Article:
On our first day here, we arrived in the afternoon. After resting a bit and getting cleaned up, we went to check out the market, which we'd heard was very good here, and to see the river. At the moment I saw the river and the landscape around it, I fell in love with this little town. The setting is indescribable. It's like a small enclave of little-known nirvana, where children are romping with abandon in the river, a blazing orange sunset illuminates the sky, a quaint and rickety bamboo bridge takes us over to a natural terrace overlooking the river. Here we found a couple dozen very contented travelers. More than a few of them had taken advantage of this area's reputation for lax enforcement of laws against recreational drugs. I'm not a drug user and never have been, but being fairly libertarian, it doesn't bother me. I was just enjoying the moment and happy to see others were also.

We found a mat to sit on on the terrace, presumably put down by an entrepreneurial lady who runs a fruit shake stand nearby. We watched the sun go down and crossed back into town for dinner. If I wasn't already enamored with Vang Vieng, dinner did it for me. We went to one of the resaurants on the main street through town. The five of us all ate together and just ordered several items intending to share it all. We had curry and rice, mutton stew, spicy Indian dumplings and more. All told, including a large beer, my share of the bill came to $1.80.

Here is when it dawned on me that it's never a bad thing to be flexible in your travel plans. When we started out, I was intent on seeing Phnom Penh, but we decided to cut it out altogether. We also cut back the number of days we were planning to spend in Bangkok. Being that I'm more fond of the rural areas anyway, it seemed like those were good decisions, for the chance to add days to a place like this or Luang Prabang.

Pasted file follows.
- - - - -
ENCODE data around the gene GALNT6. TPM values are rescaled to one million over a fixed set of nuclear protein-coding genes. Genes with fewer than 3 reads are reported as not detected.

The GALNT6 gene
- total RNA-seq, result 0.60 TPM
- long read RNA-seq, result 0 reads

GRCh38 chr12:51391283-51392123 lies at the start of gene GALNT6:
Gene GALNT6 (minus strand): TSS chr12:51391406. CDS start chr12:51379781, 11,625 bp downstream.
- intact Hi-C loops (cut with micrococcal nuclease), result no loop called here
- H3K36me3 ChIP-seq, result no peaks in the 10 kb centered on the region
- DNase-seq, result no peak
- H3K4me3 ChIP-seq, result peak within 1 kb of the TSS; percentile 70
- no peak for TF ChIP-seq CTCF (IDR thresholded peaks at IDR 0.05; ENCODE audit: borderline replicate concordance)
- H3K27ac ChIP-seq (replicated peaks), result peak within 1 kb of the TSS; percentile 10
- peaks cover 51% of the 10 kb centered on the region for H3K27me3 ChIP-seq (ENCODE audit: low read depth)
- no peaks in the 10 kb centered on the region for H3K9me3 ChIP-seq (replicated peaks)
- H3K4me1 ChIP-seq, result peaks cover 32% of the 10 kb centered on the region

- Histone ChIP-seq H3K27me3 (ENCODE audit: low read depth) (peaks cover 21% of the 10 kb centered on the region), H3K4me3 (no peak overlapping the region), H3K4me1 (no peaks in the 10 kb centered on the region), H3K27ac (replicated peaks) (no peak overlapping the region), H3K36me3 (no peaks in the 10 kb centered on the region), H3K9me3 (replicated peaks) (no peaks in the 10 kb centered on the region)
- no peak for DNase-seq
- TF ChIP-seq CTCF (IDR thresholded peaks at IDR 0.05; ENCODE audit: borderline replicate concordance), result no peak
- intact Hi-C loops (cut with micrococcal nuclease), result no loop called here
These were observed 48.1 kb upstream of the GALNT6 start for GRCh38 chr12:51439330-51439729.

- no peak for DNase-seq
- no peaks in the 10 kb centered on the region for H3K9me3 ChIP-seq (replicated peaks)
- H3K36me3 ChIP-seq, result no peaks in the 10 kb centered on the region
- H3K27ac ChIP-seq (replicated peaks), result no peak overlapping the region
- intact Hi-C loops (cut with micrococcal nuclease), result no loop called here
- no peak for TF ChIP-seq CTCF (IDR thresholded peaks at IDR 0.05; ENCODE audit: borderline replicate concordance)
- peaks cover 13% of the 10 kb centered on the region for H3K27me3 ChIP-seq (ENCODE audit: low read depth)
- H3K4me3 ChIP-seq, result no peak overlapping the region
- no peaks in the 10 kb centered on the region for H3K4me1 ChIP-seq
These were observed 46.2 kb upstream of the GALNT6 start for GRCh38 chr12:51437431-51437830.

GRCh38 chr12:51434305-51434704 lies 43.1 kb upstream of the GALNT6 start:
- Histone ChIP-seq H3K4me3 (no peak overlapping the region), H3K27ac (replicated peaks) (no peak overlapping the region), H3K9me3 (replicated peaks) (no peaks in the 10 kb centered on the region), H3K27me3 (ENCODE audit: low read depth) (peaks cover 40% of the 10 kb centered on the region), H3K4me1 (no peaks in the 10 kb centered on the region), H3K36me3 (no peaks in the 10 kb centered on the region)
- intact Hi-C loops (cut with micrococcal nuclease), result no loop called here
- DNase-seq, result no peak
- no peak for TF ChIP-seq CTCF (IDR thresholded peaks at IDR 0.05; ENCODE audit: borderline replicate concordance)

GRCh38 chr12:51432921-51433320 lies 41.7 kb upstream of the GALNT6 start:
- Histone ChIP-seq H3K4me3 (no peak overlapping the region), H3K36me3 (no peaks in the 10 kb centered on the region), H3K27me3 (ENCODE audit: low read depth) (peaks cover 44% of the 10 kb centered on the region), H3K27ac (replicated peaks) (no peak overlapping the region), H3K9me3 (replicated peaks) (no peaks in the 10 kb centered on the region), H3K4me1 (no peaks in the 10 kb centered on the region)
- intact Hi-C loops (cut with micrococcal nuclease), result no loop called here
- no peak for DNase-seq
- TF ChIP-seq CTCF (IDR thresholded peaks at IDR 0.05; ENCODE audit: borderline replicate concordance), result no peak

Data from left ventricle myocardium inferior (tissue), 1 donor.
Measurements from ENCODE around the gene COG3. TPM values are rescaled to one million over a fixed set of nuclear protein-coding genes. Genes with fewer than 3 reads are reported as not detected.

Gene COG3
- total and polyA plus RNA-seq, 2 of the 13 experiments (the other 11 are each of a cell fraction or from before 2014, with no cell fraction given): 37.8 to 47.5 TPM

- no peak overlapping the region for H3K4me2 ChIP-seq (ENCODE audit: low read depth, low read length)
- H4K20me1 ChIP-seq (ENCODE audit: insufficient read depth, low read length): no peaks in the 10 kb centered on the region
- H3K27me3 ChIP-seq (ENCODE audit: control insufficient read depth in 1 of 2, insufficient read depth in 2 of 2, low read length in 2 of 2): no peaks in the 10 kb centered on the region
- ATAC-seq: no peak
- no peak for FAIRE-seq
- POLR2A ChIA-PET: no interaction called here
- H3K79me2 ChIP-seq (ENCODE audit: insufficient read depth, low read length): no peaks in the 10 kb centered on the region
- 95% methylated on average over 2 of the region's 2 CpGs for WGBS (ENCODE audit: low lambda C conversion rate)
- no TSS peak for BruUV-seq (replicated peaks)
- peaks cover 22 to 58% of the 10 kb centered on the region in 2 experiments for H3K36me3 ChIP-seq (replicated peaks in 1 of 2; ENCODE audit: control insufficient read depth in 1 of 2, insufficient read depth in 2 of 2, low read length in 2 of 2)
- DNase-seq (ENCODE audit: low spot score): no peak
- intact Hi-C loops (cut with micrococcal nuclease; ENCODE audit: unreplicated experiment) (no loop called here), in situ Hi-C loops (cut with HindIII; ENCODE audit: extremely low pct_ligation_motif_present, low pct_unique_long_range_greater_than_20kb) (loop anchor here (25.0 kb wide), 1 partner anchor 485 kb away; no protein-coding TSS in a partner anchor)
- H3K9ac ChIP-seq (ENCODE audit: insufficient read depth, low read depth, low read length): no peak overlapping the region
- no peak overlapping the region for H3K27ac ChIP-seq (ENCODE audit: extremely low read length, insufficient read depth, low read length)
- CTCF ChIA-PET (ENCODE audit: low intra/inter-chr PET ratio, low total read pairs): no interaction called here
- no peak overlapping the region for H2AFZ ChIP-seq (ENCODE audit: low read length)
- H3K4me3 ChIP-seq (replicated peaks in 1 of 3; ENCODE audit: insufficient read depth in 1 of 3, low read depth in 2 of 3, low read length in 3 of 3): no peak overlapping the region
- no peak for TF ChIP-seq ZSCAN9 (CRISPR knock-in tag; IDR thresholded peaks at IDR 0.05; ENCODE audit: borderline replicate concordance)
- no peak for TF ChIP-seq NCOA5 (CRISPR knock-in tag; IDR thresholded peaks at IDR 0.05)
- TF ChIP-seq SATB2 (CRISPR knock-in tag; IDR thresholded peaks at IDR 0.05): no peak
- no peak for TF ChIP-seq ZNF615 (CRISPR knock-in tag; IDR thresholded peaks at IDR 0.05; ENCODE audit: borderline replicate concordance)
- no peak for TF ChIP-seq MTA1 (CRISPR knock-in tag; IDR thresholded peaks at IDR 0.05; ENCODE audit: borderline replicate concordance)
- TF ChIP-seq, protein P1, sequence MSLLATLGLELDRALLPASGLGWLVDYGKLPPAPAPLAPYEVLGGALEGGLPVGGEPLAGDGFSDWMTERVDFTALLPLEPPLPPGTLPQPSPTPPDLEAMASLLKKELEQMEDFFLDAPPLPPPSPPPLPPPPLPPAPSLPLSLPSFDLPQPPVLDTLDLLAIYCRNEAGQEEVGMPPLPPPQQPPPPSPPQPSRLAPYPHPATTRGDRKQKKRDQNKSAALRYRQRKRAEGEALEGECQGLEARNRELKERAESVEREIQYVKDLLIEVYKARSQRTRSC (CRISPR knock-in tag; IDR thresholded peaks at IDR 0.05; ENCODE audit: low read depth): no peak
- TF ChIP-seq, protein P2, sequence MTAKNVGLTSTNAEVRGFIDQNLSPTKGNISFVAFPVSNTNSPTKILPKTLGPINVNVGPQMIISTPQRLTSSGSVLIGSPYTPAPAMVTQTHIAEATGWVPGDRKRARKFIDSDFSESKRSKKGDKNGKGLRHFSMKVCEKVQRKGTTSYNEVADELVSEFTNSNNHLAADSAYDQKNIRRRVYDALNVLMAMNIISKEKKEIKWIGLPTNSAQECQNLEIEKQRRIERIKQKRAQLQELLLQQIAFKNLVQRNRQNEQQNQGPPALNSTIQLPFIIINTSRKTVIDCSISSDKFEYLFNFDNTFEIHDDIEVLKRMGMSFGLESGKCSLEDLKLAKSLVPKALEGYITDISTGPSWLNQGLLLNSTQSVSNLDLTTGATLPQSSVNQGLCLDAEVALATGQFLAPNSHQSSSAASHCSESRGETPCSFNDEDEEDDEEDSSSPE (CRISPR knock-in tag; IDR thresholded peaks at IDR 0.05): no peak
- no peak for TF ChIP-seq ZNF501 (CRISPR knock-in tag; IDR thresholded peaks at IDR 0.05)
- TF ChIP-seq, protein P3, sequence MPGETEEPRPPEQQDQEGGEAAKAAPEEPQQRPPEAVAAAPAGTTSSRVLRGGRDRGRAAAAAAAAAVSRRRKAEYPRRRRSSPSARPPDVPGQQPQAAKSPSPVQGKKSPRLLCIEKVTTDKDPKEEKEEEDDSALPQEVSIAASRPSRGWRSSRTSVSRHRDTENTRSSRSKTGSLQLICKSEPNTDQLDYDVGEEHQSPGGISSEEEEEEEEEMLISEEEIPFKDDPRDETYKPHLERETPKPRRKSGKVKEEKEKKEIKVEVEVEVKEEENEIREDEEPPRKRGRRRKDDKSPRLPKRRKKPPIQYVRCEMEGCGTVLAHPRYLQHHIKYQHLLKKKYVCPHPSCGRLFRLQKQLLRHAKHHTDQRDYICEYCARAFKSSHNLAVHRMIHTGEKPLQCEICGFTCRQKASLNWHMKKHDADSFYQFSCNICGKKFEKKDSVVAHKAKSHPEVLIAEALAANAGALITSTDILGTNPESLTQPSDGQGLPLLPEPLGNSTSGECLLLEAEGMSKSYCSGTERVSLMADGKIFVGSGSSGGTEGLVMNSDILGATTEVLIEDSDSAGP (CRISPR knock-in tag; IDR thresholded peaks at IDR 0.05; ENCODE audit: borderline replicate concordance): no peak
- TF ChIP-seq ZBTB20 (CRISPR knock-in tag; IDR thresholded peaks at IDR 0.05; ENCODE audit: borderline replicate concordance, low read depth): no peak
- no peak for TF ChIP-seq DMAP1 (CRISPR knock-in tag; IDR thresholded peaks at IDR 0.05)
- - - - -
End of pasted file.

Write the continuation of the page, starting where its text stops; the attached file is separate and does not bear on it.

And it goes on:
With the peaceful river running right on the edge of town, one of the most popular activities here in Vang Vieng is to go tubing. There are several companies operating to take you down the river, and all of them have exactly the same price and exactly the same service, which is nothing more than giving you a tube and driving you about four kilometers up the road to an inlet where you can start your journey. For this, we were charged 25,000 kip each. Not a lot of money when you think about it, but after becoming accustomed to the super cheap prices for everything so far in Laos, my eyes bugged out. That's outrageously expensive. That's almost what a night at our guesthouse costs.

Nevertheless, it's a fun trip. So much fun that I had to do it two days in a row. I keep saying it, but I really can't say it enough, the sense of relaxation here just permeates everything. A tubing trip down the river just typifies that sense. You jump in and the river takes you at its pace. You can't rush it along or dictate your pace. But then, when you're here, among towering limestone cliffs, happy children playing and spearfishing, oxen grazing on the riverbanks, the cool water splashing on you and the sun tanning you, why would you want to rush this anyway? This is the most relaxed I've been in a long time.